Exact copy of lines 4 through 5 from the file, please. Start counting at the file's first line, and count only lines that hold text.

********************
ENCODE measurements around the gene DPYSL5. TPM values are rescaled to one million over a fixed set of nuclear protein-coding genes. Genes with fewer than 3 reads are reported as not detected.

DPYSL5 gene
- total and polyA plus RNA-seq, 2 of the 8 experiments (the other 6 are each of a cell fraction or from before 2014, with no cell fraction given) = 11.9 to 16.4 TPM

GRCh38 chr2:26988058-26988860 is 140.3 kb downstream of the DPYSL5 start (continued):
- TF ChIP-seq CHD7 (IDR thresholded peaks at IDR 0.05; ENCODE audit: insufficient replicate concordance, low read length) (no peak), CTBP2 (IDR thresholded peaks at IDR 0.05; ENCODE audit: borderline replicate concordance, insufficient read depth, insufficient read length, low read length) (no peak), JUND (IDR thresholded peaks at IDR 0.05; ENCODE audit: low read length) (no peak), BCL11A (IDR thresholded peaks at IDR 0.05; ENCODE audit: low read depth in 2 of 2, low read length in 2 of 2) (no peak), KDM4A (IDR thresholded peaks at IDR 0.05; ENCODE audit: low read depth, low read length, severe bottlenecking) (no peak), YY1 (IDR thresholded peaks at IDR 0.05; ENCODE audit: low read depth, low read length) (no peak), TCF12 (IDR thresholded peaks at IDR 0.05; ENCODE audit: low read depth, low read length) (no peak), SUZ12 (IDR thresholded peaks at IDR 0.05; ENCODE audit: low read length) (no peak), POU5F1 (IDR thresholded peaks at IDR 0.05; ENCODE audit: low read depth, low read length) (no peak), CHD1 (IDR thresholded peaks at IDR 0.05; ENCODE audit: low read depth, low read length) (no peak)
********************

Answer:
GRCh38 chr2:26988058-26988860 is 140.3 kb downstream of the DPYSL5 start (continued):
- TF ChIP-seq CHD7 (IDR thresholded peaks at IDR 0.05; ENCODE audit: insufficient replicate concordance, low read length) (no peak), CTBP2 (IDR thresholded peaks at IDR 0.05; ENCODE audit: borderline replicate concordance, insufficient read depth, insufficient read length, low read length) (no peak), JUND (IDR thresholded peaks at IDR 0.05; ENCODE audit: low read length) (no peak), BCL11A (IDR thresholded peaks at IDR 0.05; ENCODE audit: low read depth in 2 of 2, low read length in 2 of 2) (no peak), KDM4A (IDR thresholded peaks at IDR 0.05; ENCODE audit: low read depth, low read length, severe bottlenecking) (no peak), YY1 (IDR thresholded peaks at IDR 0.05; ENCODE audit: low read depth, low read length) (no peak), TCF12 (IDR thresholded peaks at IDR 0.05; ENCODE audit: low read depth, low read length) (no peak), SUZ12 (IDR thresholded peaks at IDR 0.05; ENCODE audit: low read length) (no peak), POU5F1 (IDR thresholded peaks at IDR 0.05; ENCODE audit: low read depth, low read length) (no peak), CHD1 (IDR thresholded peaks at IDR 0.05; ENCODE audit: low read depth, low read length) (no peak)